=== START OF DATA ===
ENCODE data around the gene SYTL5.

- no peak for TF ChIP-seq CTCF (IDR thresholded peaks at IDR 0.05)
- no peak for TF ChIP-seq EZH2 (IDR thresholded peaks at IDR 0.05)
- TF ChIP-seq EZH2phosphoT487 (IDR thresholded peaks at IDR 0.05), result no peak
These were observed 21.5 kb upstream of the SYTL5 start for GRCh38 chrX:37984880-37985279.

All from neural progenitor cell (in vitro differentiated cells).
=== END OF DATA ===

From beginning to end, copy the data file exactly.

ENCODE data around the gene SYTL5.

- no peak for TF ChIP-seq CTCF (IDR thresholded peaks at IDR 0.05)
- no peak for TF ChIP-seq EZH2 (IDR thresholded peaks at IDR 0.05)
- TF ChIP-seq EZH2phosphoT487 (IDR thresholded peaks at IDR 0.05), result no peak
These were observed 21.5 kb upstream of the SYTL5 start for GRCh38 chrX:37984880-37985279.

All from neural progenitor cell (in vitro differentiated cells).